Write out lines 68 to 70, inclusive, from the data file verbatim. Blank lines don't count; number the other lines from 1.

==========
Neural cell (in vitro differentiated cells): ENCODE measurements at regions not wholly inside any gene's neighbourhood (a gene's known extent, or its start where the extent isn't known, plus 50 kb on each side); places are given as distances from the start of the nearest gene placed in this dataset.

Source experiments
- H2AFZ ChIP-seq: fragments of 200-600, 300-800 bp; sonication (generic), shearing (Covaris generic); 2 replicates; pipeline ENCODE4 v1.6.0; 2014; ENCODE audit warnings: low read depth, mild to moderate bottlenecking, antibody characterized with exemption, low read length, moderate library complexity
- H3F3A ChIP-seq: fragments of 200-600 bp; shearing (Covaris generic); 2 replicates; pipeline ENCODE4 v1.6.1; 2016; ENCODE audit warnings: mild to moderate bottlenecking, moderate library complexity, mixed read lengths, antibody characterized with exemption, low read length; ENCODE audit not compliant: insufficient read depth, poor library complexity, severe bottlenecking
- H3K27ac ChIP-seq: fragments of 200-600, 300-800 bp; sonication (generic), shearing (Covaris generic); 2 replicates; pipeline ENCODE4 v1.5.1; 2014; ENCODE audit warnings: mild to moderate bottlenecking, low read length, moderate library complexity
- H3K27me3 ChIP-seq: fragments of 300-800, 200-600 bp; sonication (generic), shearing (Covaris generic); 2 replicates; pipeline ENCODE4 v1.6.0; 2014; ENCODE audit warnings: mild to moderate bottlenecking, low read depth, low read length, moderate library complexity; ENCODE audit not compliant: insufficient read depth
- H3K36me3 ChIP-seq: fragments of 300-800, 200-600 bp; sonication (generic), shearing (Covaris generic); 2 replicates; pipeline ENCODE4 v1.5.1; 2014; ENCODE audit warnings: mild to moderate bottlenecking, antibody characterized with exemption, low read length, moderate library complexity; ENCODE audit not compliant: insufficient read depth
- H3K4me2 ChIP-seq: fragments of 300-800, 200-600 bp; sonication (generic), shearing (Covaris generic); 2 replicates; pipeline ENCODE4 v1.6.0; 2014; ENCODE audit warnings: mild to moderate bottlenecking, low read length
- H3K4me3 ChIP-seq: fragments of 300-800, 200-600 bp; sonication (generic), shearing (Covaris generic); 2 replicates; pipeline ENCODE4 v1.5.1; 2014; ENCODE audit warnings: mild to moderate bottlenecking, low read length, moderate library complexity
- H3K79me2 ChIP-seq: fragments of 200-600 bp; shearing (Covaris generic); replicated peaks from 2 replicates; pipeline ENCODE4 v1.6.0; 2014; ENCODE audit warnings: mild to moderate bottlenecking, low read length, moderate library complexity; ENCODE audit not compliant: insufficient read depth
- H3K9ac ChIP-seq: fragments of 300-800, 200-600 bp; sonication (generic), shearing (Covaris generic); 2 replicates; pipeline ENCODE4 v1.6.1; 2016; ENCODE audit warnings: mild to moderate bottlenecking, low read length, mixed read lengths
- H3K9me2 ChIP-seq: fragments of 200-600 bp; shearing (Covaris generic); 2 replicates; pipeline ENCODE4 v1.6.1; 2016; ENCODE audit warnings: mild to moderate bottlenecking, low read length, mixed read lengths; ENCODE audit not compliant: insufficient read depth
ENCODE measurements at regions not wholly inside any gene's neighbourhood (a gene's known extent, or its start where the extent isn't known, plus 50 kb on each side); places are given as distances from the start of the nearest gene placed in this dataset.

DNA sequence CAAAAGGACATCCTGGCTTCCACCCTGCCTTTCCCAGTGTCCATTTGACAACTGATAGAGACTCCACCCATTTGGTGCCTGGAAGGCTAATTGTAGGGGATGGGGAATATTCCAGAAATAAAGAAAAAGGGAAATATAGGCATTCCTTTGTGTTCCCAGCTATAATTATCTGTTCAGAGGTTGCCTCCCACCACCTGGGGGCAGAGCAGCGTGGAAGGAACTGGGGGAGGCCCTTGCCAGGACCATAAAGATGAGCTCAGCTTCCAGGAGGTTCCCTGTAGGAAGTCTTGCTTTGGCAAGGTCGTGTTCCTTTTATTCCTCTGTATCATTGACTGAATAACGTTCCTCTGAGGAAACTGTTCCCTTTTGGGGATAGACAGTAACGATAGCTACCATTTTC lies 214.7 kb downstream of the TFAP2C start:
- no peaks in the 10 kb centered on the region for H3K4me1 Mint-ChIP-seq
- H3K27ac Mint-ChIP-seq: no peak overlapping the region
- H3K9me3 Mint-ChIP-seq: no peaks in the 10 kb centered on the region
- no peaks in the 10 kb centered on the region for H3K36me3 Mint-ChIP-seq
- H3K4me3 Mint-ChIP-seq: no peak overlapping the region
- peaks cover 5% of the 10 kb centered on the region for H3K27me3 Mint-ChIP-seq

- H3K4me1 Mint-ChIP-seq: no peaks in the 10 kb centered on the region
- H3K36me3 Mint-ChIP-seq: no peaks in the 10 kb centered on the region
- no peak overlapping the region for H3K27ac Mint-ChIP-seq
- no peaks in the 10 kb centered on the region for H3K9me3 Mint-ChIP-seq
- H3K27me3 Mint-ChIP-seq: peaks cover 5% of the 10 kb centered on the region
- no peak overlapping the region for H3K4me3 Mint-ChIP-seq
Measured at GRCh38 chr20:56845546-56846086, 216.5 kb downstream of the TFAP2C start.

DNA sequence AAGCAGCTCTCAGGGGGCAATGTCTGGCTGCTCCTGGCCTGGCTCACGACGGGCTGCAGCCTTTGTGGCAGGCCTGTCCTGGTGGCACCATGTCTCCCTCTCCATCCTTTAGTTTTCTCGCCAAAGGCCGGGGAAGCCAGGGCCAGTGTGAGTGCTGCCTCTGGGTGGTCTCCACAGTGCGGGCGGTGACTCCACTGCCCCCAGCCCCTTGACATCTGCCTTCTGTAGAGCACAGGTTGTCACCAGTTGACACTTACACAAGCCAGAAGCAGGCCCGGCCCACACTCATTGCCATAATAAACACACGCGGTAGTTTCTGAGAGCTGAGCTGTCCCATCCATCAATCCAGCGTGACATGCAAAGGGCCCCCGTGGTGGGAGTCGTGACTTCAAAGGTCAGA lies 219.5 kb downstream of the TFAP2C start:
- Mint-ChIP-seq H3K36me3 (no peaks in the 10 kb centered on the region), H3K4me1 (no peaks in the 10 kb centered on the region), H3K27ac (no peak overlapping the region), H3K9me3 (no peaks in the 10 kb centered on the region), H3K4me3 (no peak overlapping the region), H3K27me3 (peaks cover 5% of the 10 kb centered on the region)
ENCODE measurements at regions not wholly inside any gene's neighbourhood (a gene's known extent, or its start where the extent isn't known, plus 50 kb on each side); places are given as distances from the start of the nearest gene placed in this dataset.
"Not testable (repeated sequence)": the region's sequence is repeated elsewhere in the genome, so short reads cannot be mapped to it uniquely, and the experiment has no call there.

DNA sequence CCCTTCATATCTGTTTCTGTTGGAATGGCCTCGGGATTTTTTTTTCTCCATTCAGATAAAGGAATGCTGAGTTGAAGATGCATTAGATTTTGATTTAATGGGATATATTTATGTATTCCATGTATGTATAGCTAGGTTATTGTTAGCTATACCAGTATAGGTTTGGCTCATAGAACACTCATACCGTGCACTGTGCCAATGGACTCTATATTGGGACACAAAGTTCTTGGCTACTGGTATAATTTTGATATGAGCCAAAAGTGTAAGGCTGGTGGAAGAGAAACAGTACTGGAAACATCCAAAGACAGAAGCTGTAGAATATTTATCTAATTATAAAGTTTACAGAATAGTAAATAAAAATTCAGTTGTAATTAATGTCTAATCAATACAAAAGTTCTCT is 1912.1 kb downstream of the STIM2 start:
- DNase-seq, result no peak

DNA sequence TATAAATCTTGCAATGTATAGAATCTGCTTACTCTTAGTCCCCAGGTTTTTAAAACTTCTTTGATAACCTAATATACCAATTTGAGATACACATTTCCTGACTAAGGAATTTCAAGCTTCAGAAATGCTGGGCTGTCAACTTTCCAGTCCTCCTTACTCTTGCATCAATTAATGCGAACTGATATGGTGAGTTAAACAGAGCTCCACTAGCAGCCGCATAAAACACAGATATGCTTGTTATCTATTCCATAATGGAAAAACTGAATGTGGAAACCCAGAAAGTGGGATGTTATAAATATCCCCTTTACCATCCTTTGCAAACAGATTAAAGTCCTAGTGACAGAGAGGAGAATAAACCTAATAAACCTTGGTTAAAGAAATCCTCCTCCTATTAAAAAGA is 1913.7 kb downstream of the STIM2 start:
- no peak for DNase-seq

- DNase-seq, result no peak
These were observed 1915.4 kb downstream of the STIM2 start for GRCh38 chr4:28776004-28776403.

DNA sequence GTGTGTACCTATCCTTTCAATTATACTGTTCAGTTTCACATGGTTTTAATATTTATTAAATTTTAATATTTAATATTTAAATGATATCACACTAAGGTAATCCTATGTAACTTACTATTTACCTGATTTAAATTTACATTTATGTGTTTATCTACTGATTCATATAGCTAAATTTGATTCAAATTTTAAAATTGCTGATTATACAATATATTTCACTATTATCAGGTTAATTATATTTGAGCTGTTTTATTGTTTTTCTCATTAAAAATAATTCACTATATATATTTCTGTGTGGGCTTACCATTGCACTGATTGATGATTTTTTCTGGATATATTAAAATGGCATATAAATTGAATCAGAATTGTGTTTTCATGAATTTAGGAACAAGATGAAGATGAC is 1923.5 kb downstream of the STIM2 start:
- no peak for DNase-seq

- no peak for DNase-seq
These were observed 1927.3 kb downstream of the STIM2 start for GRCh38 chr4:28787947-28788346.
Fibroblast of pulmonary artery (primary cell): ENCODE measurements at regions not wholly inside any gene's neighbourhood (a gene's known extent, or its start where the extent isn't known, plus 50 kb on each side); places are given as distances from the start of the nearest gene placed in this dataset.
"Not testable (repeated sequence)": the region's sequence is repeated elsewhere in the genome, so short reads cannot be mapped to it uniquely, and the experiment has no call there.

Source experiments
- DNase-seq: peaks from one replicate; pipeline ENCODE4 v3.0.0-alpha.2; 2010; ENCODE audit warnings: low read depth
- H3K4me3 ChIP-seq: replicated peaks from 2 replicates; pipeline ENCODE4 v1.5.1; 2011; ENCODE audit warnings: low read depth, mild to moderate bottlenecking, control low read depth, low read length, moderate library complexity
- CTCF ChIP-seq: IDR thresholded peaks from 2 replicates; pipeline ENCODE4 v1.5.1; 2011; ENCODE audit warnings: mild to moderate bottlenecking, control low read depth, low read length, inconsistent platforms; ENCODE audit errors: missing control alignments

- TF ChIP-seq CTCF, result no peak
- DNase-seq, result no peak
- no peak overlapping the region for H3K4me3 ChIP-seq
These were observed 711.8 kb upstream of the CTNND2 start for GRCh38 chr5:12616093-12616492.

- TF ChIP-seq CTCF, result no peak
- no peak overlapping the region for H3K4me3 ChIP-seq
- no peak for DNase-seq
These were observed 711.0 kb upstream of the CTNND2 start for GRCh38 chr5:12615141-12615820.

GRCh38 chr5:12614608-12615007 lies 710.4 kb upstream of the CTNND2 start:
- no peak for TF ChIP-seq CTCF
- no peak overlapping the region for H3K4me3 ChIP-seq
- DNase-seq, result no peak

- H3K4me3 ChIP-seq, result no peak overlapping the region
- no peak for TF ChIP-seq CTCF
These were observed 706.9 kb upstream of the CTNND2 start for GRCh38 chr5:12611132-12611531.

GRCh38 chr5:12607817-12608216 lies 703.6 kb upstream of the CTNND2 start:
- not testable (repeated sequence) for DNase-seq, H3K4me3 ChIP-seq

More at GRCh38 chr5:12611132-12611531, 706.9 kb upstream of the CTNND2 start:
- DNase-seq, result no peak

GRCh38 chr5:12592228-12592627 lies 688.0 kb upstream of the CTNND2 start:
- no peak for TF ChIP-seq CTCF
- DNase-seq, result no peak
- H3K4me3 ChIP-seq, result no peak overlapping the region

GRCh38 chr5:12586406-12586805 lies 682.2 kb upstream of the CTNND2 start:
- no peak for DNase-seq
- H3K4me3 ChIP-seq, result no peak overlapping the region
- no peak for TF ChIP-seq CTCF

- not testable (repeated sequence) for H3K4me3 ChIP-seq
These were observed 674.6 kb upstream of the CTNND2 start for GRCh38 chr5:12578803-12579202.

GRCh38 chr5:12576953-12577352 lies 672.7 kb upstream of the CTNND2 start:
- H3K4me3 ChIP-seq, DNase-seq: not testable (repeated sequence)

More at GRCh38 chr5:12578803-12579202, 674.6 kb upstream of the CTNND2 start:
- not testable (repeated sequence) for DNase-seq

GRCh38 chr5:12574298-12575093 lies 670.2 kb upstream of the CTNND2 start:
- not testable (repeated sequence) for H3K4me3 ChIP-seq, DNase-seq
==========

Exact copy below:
- no peak for TF ChIP-seq CTCF
- DNase-seq, result no peak
- H3K4me3 ChIP-seq, result no peak overlapping the region